Jaden: I think that there is that special equation for everything, but I don't think our mathematics have evolved enough for us to even – I think there's, like, a whole new mathematics that we'd have to learn to get that equation.
   Will: I agree with that.
    Jaden: It's beyond mathematical. It's, like, multidimensional mathematical, if you can sort of understand what I'm saying.
    I don't think anybody can. And That's enough nonsense for this blog.

Monday, June 3, 2013


Patrick Stewart posted this photo with the caption: My first ever pizza ‘slice.’ It duped the world over into believing he had never before tried pizza.
  It seems that Sir Patrick Stewart, that dignified knight of the stage and screen, was somewhat economical with the truth when he posted a picture of himself on Twitter enjoying a cheesy slice of pizza in Brooklyn with the caption, "My first ever pizza 'slice,' Please note: the authentic fold."

   In fact, the 72-year-old actor had eaten pizza many times before but this, he said, was the first time he had eaten it by the slice. Really?

 Yes, it was Stewart's first corner store slice, but "People misunderstood," Stewart explained to New York Magazine.  "There was a school of thought that I had eaten my first pizza, but of course how could that possibly be true? I would have had to have stayed locked up in a cellar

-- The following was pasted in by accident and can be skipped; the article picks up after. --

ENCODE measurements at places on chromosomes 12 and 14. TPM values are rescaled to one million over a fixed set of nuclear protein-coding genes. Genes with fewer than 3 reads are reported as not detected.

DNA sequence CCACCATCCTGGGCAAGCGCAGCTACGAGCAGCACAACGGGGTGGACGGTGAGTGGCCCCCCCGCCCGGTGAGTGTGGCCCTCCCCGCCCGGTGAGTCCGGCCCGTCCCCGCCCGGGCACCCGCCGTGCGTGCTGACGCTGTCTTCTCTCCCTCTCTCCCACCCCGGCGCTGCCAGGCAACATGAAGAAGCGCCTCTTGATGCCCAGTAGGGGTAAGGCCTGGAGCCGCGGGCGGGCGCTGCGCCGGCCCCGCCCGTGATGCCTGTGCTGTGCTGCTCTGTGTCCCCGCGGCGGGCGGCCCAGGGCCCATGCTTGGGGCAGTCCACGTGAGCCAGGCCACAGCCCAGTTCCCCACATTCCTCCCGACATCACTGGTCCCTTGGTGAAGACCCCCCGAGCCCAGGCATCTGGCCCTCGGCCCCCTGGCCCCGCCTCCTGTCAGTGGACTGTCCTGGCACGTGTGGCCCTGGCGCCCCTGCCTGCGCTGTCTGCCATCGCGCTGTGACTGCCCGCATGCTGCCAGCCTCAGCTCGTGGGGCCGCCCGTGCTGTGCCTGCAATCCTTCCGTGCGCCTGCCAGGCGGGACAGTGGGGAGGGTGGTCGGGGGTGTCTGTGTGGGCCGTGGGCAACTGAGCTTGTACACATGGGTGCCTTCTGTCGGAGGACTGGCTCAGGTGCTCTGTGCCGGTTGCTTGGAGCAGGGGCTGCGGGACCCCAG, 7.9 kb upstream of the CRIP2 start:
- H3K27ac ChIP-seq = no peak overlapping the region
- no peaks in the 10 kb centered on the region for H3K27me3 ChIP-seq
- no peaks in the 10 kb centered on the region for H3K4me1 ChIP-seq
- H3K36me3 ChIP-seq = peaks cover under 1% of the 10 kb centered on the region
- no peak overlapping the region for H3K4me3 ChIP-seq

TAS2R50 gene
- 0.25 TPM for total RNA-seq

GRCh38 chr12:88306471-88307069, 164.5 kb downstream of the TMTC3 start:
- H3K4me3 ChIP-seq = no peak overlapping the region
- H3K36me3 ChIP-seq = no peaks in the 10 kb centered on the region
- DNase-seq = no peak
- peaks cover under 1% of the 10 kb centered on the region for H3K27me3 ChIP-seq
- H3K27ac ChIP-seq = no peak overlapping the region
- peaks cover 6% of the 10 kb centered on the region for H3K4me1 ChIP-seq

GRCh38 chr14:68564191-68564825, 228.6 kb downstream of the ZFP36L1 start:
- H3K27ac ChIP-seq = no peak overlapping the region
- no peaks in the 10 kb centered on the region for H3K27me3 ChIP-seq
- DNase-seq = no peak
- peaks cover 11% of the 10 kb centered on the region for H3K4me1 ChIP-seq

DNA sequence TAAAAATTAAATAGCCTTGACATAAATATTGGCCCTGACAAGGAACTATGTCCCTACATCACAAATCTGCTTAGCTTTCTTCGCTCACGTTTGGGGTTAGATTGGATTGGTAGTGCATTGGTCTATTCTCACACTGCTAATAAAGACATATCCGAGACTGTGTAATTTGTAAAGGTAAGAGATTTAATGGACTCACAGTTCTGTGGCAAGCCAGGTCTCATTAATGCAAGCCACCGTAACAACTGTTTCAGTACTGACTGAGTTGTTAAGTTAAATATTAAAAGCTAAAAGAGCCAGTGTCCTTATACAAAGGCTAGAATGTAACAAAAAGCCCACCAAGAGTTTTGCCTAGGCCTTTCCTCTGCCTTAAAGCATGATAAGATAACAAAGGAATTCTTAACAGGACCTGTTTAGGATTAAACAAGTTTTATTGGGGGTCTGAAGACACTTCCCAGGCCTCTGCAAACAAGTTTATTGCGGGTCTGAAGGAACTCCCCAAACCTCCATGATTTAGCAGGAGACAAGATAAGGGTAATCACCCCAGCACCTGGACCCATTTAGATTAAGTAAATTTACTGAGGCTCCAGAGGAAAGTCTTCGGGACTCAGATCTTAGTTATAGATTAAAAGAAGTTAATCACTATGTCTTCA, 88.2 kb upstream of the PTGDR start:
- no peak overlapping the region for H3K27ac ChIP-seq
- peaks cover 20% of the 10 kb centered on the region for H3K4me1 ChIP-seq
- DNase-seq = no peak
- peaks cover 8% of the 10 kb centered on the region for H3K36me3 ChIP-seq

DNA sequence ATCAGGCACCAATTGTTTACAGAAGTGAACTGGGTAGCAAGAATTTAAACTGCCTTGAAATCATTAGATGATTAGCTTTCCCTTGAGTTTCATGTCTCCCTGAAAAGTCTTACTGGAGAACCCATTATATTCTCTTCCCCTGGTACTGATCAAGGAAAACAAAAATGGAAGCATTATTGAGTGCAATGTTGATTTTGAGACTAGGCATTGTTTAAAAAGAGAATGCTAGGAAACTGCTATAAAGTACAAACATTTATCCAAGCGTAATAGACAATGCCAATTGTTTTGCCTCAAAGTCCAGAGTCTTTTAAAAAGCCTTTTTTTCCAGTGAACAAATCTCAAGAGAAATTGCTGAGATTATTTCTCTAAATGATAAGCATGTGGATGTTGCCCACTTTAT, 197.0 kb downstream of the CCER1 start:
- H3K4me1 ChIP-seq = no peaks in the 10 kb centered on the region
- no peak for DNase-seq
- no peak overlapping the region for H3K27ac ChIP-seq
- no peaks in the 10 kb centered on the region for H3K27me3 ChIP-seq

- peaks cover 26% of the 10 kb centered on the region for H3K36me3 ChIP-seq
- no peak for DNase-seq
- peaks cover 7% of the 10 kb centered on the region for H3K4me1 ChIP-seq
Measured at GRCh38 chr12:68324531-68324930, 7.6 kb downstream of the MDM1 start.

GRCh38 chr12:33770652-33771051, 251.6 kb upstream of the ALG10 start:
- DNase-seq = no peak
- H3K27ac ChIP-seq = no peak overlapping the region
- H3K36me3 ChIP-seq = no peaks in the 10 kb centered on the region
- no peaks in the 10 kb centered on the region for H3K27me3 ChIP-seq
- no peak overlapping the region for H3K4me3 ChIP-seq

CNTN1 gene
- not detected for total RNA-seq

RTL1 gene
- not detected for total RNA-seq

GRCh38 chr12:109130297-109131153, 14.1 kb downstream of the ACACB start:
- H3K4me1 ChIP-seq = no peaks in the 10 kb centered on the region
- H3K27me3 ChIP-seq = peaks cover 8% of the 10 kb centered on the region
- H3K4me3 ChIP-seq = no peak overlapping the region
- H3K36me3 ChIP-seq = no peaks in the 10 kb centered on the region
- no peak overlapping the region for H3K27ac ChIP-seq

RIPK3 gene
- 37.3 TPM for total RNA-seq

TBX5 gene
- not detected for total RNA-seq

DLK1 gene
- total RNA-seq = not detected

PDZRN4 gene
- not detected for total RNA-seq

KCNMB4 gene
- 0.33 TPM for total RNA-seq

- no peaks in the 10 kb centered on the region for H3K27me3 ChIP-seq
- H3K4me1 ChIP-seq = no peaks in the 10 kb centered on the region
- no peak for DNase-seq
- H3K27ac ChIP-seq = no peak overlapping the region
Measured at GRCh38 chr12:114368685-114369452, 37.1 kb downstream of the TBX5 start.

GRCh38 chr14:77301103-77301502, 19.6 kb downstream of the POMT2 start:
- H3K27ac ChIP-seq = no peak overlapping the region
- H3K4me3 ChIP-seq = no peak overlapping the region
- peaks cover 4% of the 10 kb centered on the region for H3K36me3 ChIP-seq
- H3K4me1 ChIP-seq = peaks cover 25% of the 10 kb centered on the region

"I would go in and order a pizza and eat a whole pizza. It was the concept of the slice that I had never encountered before," he said.

 "I was only eating the slice because my fiancĂ©e and I were a little hung-over and she said what we need is pizza and a soothing drink — and she was right," Stewart added. "It solved the problem. But, in fact, it was my first slice, and when it was brought over to me, my first comment was 'There's no knife and fork.' Of course, I was mocked for thinking that I could eat a pizza slice with a knife and fork."

Luckily, Ozell, 38 years his junior, was on-hand to show Stewart the proper, hands-on method to tackle the slab of carbohydrates.

 "I was instructed — because I was getting myself into a real mess — to do the fold, the classic New York fold technique, which we illustrated in the photograph," he continued.


  It's always a pleasure seeing Nicole Kidman, whom I first met 21 years ago on Batman Forever. A lot of water under the bridge si...